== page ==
Subject: ENGL10002 Literature and Performance
2 Comments on ENGL10002 Literature and Performance
Covers literature before the modernist period. Enjoyment is likely to depend upon your partiality to the texts. If you despise every solitary syllable of the works covered, there ain’t much the rest of the subject can do to redeem itself. This is an extremely well coordinated subject. Guest lecturers are enthusiastic and knowledgable, the over-arching themes of the subject thought-provoking, the range of text covered marvellously diverse and the assessments well organised. If you have interest in doing further study throughout your degree in Early Modern theatre or poetry and novels from the Romantic period, start here. If you’re not interested in a taste, compare the reading list for this to that of Modern and Contemporary Lit and pick your favourite. The assessment can be a shock to the system for some; it’s a very different way of writing about literature to that which you may have experienced at high-school. But this is an excellent introduction to the kinds of processes that will form the bedrock of your academic writing if you continue with English and Theatre Studies. Word to the not-yet-wise: be prepared for the large volume of reading! This course includes some pretty hefty novels, and you want to be engaging with the texts as much as possible. My advice would be to get going in the summer if you can. Get a head start.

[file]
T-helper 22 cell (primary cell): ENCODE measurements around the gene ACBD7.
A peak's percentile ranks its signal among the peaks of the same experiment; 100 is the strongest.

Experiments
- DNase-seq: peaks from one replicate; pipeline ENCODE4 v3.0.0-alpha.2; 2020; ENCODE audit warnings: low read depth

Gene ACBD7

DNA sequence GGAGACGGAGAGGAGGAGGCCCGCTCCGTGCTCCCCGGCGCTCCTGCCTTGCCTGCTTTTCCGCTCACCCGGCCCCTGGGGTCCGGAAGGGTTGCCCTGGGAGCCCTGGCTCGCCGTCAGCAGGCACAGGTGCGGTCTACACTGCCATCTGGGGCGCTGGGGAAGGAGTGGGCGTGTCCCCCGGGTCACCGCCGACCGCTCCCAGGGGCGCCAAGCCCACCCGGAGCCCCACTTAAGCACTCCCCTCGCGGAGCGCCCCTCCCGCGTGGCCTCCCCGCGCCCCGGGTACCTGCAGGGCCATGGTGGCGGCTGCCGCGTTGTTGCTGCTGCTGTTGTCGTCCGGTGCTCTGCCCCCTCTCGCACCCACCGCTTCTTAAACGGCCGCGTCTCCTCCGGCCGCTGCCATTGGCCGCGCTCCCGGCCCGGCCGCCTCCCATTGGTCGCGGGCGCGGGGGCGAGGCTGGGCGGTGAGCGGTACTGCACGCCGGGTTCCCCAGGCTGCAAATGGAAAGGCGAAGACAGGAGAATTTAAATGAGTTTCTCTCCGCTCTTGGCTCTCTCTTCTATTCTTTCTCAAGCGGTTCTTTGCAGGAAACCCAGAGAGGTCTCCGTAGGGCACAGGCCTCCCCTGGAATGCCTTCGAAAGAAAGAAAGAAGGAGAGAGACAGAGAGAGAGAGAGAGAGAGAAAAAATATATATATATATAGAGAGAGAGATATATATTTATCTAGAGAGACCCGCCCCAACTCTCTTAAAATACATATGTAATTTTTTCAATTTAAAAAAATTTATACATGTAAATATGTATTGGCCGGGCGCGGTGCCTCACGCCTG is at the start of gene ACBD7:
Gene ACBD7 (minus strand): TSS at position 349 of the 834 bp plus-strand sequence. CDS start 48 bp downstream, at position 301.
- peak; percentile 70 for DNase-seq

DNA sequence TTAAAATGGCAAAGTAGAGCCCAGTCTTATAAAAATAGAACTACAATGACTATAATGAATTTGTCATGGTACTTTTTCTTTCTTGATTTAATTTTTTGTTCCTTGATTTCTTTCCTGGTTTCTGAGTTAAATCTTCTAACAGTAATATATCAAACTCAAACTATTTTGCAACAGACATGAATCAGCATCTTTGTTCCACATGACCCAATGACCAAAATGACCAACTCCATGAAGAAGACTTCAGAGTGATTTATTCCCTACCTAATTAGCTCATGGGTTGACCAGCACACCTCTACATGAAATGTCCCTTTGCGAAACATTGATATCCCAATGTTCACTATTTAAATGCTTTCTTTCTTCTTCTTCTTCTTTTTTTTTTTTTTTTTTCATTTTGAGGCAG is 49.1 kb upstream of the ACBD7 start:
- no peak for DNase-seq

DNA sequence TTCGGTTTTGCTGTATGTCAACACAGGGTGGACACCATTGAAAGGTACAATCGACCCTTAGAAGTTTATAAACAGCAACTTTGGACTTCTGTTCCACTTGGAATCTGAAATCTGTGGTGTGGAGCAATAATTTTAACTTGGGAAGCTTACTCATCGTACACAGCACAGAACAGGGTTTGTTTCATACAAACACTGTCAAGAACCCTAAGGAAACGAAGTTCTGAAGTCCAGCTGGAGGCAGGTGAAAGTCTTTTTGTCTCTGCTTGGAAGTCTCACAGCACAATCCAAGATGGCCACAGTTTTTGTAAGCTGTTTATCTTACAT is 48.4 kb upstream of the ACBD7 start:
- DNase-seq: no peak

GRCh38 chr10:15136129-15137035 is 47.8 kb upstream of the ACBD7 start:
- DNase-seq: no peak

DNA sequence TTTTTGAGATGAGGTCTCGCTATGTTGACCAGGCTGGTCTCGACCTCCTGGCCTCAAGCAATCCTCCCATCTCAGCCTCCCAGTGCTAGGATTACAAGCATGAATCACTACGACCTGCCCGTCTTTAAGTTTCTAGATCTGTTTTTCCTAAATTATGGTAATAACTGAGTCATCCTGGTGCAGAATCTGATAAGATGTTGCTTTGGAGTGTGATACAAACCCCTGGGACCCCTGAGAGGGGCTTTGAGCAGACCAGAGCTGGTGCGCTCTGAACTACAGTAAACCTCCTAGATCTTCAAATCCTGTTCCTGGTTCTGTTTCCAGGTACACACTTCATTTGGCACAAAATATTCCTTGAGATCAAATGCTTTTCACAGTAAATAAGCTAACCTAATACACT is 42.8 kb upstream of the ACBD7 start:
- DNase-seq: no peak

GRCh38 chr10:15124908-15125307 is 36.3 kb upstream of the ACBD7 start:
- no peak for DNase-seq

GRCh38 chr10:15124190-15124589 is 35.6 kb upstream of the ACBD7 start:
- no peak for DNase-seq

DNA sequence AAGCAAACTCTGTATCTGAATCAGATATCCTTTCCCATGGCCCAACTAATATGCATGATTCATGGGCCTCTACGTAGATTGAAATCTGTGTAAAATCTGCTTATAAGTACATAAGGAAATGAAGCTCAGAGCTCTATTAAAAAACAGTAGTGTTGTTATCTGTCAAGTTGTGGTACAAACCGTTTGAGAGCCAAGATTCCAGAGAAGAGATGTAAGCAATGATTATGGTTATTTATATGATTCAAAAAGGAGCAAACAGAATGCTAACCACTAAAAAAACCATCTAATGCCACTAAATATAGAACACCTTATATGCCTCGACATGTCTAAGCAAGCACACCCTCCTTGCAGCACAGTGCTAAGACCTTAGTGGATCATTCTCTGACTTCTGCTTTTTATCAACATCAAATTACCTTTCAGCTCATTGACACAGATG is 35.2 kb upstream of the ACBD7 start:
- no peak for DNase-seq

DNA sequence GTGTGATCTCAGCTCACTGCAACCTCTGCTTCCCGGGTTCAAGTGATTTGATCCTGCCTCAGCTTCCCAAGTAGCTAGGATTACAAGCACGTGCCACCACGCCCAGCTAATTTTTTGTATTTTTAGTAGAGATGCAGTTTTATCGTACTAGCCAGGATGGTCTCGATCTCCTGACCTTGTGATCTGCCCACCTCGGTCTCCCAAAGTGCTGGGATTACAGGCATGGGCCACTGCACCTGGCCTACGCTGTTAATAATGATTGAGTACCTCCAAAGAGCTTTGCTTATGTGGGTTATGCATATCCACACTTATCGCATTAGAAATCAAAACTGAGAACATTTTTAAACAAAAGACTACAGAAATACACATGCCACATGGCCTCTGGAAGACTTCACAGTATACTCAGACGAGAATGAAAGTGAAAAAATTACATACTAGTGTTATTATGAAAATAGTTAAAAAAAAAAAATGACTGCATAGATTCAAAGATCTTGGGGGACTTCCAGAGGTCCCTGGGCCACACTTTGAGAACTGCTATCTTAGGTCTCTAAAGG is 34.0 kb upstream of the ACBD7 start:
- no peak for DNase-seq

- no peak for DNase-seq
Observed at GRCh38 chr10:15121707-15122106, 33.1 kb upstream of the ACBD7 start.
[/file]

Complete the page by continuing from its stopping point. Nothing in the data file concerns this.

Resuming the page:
Literature and Performance is an excellent subject. The texts studied ranged from Shakespeare through to realist theatre in the 19th century, and included Jane Eyre, Pride and Prejudice, Romantic poetry by Blake, Shelley, Wordsworth, Coleridge, etc., Romeo and Juliet, Othello, A Doll's House, and The Cherry Orchard. There was also and Australian work called The Forger's Wife, which wasn't the best book, but overall the texts were fascinating and enjoyable. Most of the lecturers are very knowledgeable and passionate about the subject matter - my two favourites were the brilliant Dr David McInnis, who taught the Shakespeare plays, and Prof. Peter Otto, who specialises in Romantic poetry. These two lecturers were enjoyed by almost every student, as far as I could tell, with Peter Otto even getting applause at the end of his lectures, and plenty of laughs throughout. The assessment was comprised of three essays and one very short in-class presentation. The presentation involves a simple summing-up of the week's reading and was quite straightforward. The essays were manageable and you get to choose from and interesting range of topics, but make sure you're organised about researching and writing with plenty of time to go! Obviously an interest in literature and reading is essential - if you're not really a frequent reader, the load of approximately one book per week might be a bit much for you!